The priest–let’s call him “Father John”–is the only priest I’ve ever met in my life whom I wouldn’t want to hit in the face with a brick. Only the most conservative Tridantine Mass Catholics hated him. He was generally adored by the community, and even the Irish nuns, who were considerably more conservative (and less educated) thought of him as some Ultimate Authority. Because isn’t that what a priest is…?
Father John was an Irish-American from back East…let’s say, Boston. He was a functioning alcoholic and a chain-smoker. Blue-eyed, stocky, tall, always red-faced, hair probably strawberry blond in his youth. He had three spaniel dogs he loved, and took them into our classes and hung photos of them on his office wall. It was well known (though never formally acknowledged) that he had a decades-long relationship with his housekeeper (he had a private residence, unlike the nuns). I walked in on them, whilst running errands, watching TV together or dining at the table together several times. Nothing wrong with that, in my opinion, then or now. People need love and he was a grown man with needs that must be met. I just hope he kept paying her for her cleaning services and didn’t take her for granted–and he was such a good guy, I’m sure he did, and more. Her kid from a previous relationship got into the school on a “scholarship.” I think that’s great. If he can’t marry her or publicly acknowledge her, at least he can support her and give her kid free education, right?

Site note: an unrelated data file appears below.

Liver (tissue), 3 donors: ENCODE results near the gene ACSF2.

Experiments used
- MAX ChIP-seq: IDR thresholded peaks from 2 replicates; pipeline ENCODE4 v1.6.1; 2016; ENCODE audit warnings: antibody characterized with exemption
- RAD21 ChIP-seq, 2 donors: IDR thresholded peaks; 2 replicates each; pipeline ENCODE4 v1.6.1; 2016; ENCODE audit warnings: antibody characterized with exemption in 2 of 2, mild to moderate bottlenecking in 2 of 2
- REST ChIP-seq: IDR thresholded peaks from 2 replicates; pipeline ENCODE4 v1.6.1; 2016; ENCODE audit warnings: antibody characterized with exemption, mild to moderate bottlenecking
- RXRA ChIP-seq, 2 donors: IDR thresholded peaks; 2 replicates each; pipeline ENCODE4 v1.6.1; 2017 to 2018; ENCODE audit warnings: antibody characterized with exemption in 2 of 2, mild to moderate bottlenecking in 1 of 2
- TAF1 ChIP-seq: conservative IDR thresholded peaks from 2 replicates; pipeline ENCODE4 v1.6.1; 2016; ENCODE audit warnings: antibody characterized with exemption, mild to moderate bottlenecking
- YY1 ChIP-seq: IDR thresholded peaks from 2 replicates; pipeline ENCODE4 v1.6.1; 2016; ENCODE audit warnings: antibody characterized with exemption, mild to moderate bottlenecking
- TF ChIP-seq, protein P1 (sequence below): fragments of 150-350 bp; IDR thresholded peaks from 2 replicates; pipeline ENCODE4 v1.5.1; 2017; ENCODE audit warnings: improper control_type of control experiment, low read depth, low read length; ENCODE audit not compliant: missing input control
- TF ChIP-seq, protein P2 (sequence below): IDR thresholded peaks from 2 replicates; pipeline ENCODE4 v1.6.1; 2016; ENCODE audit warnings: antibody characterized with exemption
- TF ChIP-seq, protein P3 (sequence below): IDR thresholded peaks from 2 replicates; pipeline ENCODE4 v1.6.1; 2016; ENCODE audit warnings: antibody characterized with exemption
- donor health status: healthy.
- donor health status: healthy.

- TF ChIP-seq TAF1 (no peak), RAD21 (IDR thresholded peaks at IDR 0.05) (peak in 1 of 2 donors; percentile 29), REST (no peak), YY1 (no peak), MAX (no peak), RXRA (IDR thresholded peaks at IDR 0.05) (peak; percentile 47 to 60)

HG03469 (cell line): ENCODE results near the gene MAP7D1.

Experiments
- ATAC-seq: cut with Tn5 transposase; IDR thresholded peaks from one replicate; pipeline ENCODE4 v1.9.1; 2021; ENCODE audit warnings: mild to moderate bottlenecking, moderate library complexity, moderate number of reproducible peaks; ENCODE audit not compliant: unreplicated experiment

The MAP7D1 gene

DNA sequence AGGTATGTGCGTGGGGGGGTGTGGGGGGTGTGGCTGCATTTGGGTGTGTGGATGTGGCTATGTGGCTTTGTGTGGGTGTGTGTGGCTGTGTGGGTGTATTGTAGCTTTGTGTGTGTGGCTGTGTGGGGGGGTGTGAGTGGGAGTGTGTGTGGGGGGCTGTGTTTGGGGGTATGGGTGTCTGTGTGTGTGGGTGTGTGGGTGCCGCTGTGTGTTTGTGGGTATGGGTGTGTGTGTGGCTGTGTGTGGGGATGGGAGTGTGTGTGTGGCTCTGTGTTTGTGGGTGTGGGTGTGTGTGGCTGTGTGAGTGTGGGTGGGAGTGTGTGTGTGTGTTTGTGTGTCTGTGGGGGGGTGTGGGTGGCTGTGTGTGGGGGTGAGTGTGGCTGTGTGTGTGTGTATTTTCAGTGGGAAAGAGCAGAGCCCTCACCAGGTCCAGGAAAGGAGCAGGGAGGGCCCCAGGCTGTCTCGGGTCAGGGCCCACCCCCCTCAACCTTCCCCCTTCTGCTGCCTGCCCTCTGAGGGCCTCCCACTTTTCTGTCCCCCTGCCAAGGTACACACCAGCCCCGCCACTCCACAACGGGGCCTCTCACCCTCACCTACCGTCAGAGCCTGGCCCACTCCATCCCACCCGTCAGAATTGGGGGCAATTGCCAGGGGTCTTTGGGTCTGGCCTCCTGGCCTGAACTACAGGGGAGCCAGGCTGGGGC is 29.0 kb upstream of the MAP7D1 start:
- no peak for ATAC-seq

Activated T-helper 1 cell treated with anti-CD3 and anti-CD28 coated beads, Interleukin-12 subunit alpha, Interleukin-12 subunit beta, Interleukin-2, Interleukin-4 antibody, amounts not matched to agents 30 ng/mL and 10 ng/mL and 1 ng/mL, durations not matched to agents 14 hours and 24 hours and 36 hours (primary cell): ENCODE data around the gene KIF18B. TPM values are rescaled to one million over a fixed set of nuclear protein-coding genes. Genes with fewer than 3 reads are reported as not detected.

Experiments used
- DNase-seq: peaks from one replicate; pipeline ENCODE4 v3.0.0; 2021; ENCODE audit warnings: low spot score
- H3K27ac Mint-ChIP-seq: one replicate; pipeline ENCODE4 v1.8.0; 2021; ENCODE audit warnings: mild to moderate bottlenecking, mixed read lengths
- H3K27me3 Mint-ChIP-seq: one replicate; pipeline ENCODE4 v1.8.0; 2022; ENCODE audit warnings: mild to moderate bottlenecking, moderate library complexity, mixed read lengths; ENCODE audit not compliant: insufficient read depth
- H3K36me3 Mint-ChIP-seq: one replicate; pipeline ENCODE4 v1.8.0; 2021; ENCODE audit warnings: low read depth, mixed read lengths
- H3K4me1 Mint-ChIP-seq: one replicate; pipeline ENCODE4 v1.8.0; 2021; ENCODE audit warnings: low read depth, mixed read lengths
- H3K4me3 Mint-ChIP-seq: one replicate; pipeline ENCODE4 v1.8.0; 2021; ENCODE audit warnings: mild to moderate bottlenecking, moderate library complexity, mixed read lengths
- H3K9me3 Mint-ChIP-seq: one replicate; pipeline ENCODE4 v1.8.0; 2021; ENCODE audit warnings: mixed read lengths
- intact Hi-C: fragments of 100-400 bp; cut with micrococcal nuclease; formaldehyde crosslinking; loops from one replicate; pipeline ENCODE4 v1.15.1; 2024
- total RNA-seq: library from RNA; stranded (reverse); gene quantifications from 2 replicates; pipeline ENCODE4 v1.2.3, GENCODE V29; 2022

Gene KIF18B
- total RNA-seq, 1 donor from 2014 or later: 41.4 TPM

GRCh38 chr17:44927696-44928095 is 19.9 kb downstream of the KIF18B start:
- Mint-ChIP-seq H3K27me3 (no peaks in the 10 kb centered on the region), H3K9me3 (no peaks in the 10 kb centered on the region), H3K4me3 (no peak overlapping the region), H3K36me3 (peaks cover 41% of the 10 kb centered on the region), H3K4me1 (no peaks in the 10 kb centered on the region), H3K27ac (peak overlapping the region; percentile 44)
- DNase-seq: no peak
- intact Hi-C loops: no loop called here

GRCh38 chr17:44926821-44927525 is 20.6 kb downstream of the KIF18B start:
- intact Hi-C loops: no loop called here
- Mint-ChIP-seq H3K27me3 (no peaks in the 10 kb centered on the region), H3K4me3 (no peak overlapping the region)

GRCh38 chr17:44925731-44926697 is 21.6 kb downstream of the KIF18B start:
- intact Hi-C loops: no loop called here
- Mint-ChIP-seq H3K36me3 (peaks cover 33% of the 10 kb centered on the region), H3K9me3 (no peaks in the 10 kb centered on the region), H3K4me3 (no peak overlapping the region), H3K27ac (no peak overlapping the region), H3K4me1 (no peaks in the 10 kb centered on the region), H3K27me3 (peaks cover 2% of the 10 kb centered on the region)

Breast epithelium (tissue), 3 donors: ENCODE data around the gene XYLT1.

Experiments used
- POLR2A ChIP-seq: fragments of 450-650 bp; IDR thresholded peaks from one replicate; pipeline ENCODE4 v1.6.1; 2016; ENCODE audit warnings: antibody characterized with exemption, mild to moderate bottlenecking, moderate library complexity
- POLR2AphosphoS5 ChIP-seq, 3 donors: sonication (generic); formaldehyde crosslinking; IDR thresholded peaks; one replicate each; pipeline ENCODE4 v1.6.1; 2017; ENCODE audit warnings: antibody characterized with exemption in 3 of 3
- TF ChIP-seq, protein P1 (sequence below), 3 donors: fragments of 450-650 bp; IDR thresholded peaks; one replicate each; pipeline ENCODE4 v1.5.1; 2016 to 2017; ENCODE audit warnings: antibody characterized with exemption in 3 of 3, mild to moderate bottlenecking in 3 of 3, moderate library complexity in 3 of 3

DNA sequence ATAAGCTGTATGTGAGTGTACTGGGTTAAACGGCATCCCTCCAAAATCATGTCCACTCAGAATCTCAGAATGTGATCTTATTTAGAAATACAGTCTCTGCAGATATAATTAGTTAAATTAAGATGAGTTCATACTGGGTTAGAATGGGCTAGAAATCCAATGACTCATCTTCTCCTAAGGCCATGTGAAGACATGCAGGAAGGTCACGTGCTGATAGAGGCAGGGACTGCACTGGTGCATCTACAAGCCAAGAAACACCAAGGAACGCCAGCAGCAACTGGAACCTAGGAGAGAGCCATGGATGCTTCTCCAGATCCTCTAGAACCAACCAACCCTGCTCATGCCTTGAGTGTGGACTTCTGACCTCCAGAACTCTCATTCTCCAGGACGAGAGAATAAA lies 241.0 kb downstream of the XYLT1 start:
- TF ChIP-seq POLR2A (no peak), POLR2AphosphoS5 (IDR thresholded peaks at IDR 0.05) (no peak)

Father John was a total Vatican II guy and sympathetic to Liberation Theology. He read lots of books and TIME magazine before TIME became the lowbrow piece of shit that it is today. He was educated. Compared to the nuns he supervised, this man was a tenured prof at MIT.
He was the only priest in town who would give my mother confession and the Eucharist. Technically, it’s forbidden, because she is divorced, and also had unapproved marriages with non-Catholics. The Church was very, very hard on divorce when I was a young child (and before that). But if you can’t confess and get the Eucharist, you can’t get into heaven (let that sink in for a moment). If a priest doesn’t give it to you, you go to hell. Another reason why I hate these assholes.
Father John would take her confession and give her penance and say it was up to God to judge her when the time came.
Father John also fired (“transferred”) a priest who was arrested for aggressively protesting outside of a clinic that provided abortions. The Church was batshit-insane over the abortion issue when I was growing up. The priest was arrested, after several protests, for putting his hands on a woman walking in. He spent the night in jail. It was on the news. The Catholic zealots thought he was a hero. Father John gave him his walking papers at once and forbade the nuns to discuss abortion with us. Being a head priest of a parish, he was BIG AUTHORITY DAD, so the nuns did whatever he said.